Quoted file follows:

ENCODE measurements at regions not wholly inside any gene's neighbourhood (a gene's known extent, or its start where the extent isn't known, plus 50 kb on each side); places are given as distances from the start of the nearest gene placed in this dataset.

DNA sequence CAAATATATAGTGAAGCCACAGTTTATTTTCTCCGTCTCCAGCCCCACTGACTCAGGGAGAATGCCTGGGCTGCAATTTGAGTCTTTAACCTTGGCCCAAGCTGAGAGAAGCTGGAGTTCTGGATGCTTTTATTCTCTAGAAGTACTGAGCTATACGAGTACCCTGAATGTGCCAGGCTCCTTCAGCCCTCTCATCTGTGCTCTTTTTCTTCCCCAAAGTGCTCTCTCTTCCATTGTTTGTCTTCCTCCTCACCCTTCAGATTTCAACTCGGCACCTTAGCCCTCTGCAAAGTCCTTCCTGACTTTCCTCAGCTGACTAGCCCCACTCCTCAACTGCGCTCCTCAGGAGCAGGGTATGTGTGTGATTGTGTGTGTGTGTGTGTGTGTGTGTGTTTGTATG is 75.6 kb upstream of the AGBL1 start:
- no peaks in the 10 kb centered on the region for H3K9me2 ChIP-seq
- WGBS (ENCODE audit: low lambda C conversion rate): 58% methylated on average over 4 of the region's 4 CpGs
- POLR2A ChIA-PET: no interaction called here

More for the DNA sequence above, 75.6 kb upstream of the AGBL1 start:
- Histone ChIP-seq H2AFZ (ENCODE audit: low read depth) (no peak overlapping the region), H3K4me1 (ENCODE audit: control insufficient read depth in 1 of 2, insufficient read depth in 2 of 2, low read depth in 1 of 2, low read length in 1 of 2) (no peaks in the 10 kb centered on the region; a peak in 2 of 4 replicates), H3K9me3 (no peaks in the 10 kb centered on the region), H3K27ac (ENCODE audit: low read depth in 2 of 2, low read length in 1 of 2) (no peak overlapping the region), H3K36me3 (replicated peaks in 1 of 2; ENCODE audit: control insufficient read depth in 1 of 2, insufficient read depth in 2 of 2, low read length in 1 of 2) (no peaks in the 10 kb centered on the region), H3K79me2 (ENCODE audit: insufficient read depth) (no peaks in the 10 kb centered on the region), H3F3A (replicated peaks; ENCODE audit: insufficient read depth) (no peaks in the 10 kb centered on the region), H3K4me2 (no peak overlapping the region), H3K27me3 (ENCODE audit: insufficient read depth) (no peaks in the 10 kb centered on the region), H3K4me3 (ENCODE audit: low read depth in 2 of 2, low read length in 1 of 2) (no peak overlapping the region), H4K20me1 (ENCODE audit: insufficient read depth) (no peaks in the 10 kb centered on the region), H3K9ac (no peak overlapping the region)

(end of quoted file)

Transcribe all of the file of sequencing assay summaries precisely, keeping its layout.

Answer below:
ENCODE measurements at regions not wholly inside any gene's neighbourhood (a gene's known extent, or its start where the extent isn't known, plus 50 kb on each side); places are given as distances from the start of the nearest gene placed in this dataset.

DNA sequence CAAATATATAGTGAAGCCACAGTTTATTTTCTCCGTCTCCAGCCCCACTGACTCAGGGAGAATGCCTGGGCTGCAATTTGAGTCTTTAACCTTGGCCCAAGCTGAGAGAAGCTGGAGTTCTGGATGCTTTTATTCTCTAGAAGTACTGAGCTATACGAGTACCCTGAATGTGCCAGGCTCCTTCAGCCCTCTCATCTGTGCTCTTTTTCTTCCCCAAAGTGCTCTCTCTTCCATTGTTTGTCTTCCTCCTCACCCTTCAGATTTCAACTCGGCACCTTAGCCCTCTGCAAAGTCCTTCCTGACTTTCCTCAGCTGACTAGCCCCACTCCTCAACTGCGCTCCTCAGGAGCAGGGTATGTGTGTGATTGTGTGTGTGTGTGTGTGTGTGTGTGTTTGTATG is 75.6 kb upstream of the AGBL1 start:
- no peaks in the 10 kb centered on the region for H3K9me2 ChIP-seq
- WGBS (ENCODE audit: low lambda C conversion rate): 58% methylated on average over 4 of the region's 4 CpGs
- POLR2A ChIA-PET: no interaction called here

More for the DNA sequence above, 75.6 kb upstream of the AGBL1 start:
- Histone ChIP-seq H2AFZ (ENCODE audit: low read depth) (no peak overlapping the region), H3K4me1 (ENCODE audit: control insufficient read depth in 1 of 2, insufficient read depth in 2 of 2, low read depth in 1 of 2, low read length in 1 of 2) (no peaks in the 10 kb centered on the region; a peak in 2 of 4 replicates), H3K9me3 (no peaks in the 10 kb centered on the region), H3K27ac (ENCODE audit: low read depth in 2 of 2, low read length in 1 of 2) (no peak overlapping the region), H3K36me3 (replicated peaks in 1 of 2; ENCODE audit: control insufficient read depth in 1 of 2, insufficient read depth in 2 of 2, low read length in 1 of 2) (no peaks in the 10 kb centered on the region), H3K79me2 (ENCODE audit: insufficient read depth) (no peaks in the 10 kb centered on the region), H3F3A (replicated peaks; ENCODE audit: insufficient read depth) (no peaks in the 10 kb centered on the region), H3K4me2 (no peak overlapping the region), H3K27me3 (ENCODE audit: insufficient read depth) (no peaks in the 10 kb centered on the region), H3K4me3 (ENCODE audit: low read depth in 2 of 2, low read length in 1 of 2) (no peak overlapping the region), H4K20me1 (ENCODE audit: insufficient read depth) (no peaks in the 10 kb centered on the region), H3K9ac (no peak overlapping the region)